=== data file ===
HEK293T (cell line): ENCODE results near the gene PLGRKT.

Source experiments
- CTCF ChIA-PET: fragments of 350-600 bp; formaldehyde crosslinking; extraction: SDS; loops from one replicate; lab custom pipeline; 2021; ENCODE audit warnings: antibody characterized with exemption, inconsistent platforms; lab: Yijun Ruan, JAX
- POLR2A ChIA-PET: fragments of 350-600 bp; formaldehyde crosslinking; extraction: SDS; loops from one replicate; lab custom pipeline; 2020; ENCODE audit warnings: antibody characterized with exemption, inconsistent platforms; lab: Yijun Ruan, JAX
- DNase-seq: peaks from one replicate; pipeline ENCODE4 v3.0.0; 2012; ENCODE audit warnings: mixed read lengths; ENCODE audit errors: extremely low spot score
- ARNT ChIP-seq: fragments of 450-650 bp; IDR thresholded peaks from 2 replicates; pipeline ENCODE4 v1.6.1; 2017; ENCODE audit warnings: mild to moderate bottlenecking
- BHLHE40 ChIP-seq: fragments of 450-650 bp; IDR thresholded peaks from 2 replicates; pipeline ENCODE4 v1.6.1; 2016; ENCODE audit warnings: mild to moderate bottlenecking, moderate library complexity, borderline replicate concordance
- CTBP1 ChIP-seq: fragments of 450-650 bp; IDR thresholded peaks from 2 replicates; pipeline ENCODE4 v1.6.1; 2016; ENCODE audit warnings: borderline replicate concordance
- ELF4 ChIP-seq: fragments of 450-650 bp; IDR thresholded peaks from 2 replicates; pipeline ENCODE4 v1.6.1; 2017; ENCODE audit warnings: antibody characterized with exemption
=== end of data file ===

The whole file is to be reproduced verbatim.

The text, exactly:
HEK293T (cell line): ENCODE results near the gene PLGRKT.

Source experiments
- CTCF ChIA-PET: fragments of 350-600 bp; formaldehyde crosslinking; extraction: SDS; loops from one replicate; lab custom pipeline; 2021; ENCODE audit warnings: antibody characterized with exemption, inconsistent platforms; lab: Yijun Ruan, JAX
- POLR2A ChIA-PET: fragments of 350-600 bp; formaldehyde crosslinking; extraction: SDS; loops from one replicate; lab custom pipeline; 2020; ENCODE audit warnings: antibody characterized with exemption, inconsistent platforms; lab: Yijun Ruan, JAX
- DNase-seq: peaks from one replicate; pipeline ENCODE4 v3.0.0; 2012; ENCODE audit warnings: mixed read lengths; ENCODE audit errors: extremely low spot score
- ARNT ChIP-seq: fragments of 450-650 bp; IDR thresholded peaks from 2 replicates; pipeline ENCODE4 v1.6.1; 2017; ENCODE audit warnings: mild to moderate bottlenecking
- BHLHE40 ChIP-seq: fragments of 450-650 bp; IDR thresholded peaks from 2 replicates; pipeline ENCODE4 v1.6.1; 2016; ENCODE audit warnings: mild to moderate bottlenecking, moderate library complexity, borderline replicate concordance
- CTBP1 ChIP-seq: fragments of 450-650 bp; IDR thresholded peaks from 2 replicates; pipeline ENCODE4 v1.6.1; 2016; ENCODE audit warnings: borderline replicate concordance
- ELF4 ChIP-seq: fragments of 450-650 bp; IDR thresholded peaks from 2 replicates; pipeline ENCODE4 v1.6.1; 2017; ENCODE audit warnings: antibody characterized with exemption